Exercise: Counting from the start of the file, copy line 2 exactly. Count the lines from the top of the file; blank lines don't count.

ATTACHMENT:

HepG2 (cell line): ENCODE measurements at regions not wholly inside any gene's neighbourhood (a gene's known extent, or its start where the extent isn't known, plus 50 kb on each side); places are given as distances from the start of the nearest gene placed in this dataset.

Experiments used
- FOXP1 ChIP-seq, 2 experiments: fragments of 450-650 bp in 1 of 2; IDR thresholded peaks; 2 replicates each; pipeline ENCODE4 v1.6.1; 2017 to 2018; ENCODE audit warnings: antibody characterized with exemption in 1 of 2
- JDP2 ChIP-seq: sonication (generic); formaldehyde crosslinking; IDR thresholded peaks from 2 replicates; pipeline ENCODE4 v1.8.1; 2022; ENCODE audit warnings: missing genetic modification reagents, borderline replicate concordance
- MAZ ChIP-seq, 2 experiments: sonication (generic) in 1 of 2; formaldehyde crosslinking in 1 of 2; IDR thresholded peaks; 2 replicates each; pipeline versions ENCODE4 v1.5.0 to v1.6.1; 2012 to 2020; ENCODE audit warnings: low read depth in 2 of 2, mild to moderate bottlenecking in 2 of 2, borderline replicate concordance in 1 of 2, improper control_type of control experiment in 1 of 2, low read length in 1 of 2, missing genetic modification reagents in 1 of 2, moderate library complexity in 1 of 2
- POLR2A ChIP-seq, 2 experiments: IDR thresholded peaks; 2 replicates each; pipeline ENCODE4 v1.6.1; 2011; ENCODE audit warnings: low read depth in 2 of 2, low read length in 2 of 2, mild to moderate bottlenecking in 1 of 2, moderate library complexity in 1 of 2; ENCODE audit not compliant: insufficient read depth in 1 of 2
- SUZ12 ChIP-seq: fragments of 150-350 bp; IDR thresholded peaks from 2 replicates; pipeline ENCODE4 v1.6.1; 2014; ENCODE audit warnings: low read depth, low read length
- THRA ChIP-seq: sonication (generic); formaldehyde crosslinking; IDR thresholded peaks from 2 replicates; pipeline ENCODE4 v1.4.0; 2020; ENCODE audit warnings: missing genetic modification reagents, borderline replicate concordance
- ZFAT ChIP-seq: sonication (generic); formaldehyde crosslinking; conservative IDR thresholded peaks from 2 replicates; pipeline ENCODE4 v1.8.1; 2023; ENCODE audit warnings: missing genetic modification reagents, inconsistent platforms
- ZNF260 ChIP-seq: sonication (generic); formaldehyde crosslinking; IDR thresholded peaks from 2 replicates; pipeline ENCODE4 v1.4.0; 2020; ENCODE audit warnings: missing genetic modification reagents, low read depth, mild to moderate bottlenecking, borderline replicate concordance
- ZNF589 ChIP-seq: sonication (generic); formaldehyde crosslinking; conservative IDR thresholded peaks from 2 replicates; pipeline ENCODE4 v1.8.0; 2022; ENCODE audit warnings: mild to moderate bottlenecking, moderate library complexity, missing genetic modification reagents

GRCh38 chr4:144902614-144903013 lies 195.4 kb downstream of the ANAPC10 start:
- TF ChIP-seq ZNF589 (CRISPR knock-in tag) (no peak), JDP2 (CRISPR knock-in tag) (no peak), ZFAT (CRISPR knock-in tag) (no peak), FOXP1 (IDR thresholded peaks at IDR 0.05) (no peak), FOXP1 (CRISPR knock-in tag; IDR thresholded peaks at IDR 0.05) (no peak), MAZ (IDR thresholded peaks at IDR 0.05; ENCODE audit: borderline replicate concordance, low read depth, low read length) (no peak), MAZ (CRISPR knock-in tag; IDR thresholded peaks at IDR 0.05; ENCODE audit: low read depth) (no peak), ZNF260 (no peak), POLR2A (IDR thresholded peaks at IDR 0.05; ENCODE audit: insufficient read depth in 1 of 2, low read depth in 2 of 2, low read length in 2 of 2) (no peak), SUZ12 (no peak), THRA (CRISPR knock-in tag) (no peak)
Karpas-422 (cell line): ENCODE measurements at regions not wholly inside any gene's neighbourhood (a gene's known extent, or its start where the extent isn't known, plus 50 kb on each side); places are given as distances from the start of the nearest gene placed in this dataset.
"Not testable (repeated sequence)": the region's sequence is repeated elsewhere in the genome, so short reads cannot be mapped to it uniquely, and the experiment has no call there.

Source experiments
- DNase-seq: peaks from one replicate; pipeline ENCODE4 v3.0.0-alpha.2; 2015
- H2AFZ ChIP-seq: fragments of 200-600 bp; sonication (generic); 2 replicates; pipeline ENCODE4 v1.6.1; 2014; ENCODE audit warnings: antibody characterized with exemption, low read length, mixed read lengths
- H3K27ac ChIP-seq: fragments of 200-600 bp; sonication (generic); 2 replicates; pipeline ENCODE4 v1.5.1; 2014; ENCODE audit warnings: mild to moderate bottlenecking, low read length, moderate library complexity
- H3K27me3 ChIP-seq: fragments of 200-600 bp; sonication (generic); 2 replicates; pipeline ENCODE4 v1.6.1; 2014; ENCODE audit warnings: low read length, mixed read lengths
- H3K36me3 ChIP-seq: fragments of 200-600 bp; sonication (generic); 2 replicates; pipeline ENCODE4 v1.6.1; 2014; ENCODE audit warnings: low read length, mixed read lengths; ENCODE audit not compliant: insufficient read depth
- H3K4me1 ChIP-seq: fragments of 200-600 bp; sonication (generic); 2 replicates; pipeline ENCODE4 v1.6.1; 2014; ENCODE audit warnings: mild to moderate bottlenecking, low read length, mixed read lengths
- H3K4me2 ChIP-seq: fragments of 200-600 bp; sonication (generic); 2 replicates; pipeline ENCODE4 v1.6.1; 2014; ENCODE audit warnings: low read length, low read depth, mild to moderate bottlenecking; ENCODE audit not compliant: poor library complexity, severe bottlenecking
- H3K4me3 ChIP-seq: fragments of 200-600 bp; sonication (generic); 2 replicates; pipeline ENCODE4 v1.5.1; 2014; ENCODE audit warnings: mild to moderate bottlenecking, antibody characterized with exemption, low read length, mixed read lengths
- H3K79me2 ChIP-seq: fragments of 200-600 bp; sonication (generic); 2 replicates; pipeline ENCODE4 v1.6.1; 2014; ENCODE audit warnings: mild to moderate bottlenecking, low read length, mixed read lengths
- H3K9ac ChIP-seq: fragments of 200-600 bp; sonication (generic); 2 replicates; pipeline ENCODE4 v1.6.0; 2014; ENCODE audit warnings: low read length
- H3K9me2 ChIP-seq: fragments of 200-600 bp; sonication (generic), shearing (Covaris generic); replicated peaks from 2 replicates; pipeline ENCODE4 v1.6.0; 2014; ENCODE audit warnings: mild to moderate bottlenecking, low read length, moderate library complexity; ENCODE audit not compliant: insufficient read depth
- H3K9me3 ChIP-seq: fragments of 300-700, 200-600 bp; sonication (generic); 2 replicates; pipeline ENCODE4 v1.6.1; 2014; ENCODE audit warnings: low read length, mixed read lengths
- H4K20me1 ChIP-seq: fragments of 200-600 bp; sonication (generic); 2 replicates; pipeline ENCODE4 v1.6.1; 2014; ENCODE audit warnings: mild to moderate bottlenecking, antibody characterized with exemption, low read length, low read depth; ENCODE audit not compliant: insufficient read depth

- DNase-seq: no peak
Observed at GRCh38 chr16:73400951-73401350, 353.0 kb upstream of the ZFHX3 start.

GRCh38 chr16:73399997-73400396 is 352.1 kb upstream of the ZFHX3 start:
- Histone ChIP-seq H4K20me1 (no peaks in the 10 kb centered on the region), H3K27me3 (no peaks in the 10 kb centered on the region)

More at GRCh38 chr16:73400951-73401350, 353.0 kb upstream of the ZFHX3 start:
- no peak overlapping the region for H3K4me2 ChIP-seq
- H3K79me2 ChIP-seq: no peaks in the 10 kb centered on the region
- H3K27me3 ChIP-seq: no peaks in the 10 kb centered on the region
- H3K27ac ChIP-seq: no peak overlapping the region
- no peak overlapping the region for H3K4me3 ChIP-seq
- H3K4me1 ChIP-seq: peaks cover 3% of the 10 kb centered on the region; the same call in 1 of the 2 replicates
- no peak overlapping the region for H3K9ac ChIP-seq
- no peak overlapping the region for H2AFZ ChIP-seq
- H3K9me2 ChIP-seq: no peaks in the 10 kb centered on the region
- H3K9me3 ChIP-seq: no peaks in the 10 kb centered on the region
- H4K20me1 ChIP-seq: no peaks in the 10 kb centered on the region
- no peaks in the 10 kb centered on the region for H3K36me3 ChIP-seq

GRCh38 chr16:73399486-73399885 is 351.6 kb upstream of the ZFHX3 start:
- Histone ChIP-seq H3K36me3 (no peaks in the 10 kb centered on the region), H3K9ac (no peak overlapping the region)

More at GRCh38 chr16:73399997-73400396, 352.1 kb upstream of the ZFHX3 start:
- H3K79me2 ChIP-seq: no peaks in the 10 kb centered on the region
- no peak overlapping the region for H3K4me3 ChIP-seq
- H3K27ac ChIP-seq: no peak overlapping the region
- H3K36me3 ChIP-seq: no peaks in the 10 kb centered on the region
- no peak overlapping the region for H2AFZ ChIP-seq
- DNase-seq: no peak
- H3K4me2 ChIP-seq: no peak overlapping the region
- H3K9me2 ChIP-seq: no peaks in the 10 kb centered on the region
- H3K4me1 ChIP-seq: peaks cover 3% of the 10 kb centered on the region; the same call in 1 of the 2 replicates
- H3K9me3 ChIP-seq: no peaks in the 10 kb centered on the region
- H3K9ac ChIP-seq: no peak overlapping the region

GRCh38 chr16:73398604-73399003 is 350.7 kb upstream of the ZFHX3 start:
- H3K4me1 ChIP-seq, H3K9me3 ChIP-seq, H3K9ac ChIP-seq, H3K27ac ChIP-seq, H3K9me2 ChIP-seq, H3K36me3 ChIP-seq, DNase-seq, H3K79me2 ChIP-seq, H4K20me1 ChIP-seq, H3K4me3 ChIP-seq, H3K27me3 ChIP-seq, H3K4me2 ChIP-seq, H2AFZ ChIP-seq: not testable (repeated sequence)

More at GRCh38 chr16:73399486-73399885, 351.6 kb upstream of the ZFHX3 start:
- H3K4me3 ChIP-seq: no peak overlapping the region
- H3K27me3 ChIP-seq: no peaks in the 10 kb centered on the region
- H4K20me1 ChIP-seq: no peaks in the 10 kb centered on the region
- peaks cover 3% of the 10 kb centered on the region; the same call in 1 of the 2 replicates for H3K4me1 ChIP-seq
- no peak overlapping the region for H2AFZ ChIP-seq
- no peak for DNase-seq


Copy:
Experiments used